Breweries frequently occupy existing infrastructure in transitioning industrial properties. Depending on their former use, these properties might not yet have the drainage, floor-load capacity, or electrical service to accommodate a large-scale production use. The space constraints and circulation processes can be quite specific, as can site access and visibility and the feeling of procession that greets new patrons. Just like your brewery’s core values, the existing conditions of a site must be thoroughly understood before beginning design.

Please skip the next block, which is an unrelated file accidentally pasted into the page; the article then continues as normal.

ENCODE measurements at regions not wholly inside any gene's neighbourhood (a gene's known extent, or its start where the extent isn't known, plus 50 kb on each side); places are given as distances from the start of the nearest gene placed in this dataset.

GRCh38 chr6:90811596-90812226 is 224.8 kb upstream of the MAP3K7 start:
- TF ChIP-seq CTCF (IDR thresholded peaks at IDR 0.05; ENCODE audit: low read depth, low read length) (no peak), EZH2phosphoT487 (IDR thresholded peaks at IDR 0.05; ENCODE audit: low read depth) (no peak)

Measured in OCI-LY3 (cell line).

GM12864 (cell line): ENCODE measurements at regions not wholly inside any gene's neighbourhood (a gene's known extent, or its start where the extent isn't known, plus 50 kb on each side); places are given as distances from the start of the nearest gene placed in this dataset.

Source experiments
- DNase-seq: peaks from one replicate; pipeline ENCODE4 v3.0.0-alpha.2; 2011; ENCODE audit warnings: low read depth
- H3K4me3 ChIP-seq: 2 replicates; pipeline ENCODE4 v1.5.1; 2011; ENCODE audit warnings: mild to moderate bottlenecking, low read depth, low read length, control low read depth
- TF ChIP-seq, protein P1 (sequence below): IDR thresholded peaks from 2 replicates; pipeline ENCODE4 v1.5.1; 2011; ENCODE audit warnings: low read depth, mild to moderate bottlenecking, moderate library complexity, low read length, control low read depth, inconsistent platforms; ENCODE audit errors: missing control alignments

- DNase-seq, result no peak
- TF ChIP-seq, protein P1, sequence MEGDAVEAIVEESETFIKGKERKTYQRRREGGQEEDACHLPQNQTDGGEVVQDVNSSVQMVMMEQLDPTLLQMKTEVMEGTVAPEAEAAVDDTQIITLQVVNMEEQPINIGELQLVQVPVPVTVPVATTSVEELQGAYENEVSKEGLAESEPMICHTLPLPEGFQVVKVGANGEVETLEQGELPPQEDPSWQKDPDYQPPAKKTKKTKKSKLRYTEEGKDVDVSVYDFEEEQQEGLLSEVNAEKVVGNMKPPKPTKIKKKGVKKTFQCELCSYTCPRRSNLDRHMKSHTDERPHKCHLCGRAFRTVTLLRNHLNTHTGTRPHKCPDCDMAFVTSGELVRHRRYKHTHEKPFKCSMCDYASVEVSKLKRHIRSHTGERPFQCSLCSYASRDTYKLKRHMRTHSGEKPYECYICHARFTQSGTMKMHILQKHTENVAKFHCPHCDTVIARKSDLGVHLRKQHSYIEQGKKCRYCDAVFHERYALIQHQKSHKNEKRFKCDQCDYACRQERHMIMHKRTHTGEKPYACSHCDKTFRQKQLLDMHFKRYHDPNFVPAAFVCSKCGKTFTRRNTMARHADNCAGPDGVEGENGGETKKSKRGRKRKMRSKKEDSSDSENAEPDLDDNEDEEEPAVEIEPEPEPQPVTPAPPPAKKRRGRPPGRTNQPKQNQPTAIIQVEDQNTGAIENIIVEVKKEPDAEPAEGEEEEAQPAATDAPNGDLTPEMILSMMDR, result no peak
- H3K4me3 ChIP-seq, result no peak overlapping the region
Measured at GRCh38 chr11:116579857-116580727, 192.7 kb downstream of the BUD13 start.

Understanding the challenges of a space and its impact on both the design direction and build cost are crucial, and at this phase of the project, input from engineers can be the difference between a smooth process and a costly nightmare. RODE, for example, has a long-established relationship with BLW Engineers, based out of Littleton, Massachusetts, on brewery projects in the Boston area. Their team shares a collaborative approach, born out of an understanding that most brewers are basically engineers and designers in their own right. Principal Mike Denommee explains that “we really try to work together with [the client] to help dovetail our [mechanical, electrical and plumbing (MEP)] system into their brewery process.… On most brewery designs, they are right in the trenches with us, and it’s important to be aware and respect that.”